There is a mild but increasing concern against celebrating Pink October – marked as the breast cancer awareness month since 1999 -, as more and more women find it not only contradicting but also harmful and for some, even, painful.
Pink ribbons have been around for over 30 decades now and while awareness around the illness is confirmed to have increased dramatically so did the number of patients who are diagnosed with breast cancer each year. That is why numerous new and old grassroots projects are requesting for more actions over a simple illness-awareness movement that often leads to extra profit generation for businesses.
Many argues that the pink ribbon movement is simply not what is needed for women, and ‘Pinkwashing’ became a frequently used term that reaffirms the concerns around the ‘awareness’ month. This is because many of the corporations that stick a pink ribbon sign on their products are sold with ‘buying this will help breast cancer patients’ are actually the ones who are responsible for its causes. Think Before You Pink, the project that started in 2002 is expressing growing concerns about the pink ribbon products and asks for more transparency and accountability from the companies who take part in the breast awareness campaign.
But, as many breasts health advocates argue, the deeper problem lies in the fact that women are more aware of the illness itself, yet, when asked, they can’t rank their possible risk-level properly. They might wear the ribbon throughout October and feel that they can check breast cancer out from their to-do list while they would skip visiting their gynaecologists. Thus, the biggest criticism towards the breast cancer month is that buying a ribbon, or donating a little money via commercial products will not help to fight the illness if women would skip going to yearly check-ups, remain resistant to change their lifestyles, and don’t get access to scientifically backed data on prevention.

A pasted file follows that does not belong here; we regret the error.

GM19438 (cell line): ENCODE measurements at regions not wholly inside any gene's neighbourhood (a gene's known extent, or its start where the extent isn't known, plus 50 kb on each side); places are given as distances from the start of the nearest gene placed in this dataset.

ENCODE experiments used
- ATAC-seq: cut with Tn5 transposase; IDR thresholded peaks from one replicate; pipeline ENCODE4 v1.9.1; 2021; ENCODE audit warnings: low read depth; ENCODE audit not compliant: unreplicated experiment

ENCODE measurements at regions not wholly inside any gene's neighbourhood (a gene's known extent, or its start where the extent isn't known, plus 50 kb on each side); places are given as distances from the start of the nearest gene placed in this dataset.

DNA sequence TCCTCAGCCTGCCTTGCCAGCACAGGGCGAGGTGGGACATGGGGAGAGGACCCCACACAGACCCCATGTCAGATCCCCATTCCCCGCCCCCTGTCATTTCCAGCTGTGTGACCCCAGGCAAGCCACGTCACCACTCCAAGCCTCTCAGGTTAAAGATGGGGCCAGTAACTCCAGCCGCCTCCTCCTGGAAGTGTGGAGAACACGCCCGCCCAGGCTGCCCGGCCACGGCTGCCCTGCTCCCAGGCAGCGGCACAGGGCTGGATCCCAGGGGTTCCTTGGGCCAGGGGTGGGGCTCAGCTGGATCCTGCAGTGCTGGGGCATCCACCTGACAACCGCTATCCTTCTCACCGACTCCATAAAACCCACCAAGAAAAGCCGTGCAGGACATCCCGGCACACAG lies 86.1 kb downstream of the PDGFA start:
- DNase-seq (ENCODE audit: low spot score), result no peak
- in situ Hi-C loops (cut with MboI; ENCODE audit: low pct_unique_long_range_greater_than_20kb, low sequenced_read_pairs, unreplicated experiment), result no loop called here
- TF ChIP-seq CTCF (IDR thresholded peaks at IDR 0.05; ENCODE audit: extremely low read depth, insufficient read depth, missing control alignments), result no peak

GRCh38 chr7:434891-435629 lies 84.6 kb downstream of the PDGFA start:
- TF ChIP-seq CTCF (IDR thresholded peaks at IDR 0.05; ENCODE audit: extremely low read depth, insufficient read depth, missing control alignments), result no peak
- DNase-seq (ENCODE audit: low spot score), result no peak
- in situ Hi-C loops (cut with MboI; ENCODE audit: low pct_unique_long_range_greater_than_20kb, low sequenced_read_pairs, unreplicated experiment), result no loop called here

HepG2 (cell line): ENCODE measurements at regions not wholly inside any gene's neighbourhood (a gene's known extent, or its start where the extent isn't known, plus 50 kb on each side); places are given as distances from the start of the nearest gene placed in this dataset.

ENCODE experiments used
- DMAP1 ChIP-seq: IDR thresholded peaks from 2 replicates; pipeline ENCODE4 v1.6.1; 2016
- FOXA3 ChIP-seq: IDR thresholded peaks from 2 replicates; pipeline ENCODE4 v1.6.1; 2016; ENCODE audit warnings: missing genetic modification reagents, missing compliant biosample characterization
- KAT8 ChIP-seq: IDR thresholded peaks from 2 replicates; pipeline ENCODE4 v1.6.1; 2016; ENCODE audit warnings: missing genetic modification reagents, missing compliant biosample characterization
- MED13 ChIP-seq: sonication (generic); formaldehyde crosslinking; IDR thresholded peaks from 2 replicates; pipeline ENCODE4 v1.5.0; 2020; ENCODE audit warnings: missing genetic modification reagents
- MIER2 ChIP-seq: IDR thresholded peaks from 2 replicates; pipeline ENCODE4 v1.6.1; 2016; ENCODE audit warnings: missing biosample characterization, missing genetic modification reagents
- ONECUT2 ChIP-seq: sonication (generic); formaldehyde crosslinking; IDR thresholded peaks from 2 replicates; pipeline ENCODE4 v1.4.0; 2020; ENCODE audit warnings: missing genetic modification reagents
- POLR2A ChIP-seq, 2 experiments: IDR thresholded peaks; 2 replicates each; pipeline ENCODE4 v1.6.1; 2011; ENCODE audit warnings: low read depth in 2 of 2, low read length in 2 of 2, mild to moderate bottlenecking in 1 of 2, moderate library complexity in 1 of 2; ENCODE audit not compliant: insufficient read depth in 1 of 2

And at last, women, who have undergone or currently undergoing treatment find October the most stressful month of the year. Their anxiety grows as the month approaches and hearing the slogans like “save second base” is not only reminding them of their illness but also distressing for those who may no longer have breasts. They feel that breast cancer is not a snapshot of their lives, and their illness should not be commercialized. Fighting breast cancer is a journey and the conversation around breast cancer awareness needs to shift and instead of selling ribbons, women need to receive genuine information on the prevention, the illness itself, and its possible cures.